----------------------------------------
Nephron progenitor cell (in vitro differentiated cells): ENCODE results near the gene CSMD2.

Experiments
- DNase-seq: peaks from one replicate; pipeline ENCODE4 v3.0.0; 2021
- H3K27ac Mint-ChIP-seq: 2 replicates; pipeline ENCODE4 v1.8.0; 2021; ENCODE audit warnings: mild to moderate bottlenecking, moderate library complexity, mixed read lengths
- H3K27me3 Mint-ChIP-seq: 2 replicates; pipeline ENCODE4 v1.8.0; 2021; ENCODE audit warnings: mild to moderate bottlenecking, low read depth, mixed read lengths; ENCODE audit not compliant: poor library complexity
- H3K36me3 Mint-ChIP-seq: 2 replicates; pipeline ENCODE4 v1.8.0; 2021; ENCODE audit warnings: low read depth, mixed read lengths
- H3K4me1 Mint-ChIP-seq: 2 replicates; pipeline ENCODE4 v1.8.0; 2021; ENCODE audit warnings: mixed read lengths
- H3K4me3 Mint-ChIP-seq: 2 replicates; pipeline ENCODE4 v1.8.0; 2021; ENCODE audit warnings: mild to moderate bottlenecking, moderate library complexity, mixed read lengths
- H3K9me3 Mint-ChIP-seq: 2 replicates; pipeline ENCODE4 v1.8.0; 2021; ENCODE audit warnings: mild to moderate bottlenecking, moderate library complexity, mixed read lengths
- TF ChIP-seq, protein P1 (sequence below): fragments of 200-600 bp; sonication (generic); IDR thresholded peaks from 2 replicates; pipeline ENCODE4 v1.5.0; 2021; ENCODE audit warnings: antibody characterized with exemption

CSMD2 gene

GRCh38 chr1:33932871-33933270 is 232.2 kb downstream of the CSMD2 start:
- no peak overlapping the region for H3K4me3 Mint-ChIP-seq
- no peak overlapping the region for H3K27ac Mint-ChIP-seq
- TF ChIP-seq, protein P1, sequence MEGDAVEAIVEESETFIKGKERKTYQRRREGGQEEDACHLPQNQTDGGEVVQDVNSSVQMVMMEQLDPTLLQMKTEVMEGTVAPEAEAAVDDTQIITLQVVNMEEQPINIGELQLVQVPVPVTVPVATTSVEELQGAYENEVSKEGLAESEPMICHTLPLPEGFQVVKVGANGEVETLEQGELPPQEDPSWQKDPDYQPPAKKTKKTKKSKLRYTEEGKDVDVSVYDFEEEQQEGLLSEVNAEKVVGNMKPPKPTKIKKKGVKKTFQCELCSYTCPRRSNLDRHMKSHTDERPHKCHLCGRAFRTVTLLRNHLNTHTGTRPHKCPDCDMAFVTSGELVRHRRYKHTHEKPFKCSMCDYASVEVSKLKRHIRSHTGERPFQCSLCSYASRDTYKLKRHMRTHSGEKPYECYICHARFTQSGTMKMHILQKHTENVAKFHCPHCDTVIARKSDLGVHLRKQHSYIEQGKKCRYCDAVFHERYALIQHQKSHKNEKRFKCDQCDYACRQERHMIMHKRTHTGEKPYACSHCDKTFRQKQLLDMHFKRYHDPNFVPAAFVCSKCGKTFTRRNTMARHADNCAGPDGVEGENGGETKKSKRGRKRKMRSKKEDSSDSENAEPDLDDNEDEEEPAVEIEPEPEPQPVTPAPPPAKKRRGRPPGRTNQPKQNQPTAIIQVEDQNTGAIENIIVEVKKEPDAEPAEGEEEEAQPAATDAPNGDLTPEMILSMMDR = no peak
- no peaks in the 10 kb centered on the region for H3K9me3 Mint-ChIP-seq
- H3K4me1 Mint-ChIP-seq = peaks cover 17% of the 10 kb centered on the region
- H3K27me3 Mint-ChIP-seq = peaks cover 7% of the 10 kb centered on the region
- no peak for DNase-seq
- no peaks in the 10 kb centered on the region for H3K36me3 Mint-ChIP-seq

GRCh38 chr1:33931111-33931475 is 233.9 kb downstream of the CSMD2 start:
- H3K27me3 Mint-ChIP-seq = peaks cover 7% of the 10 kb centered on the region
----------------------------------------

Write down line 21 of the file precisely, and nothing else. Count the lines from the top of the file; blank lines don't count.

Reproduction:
GRCh38 chr1:33931111-33931475 is 233.9 kb downstream of the CSMD2 start: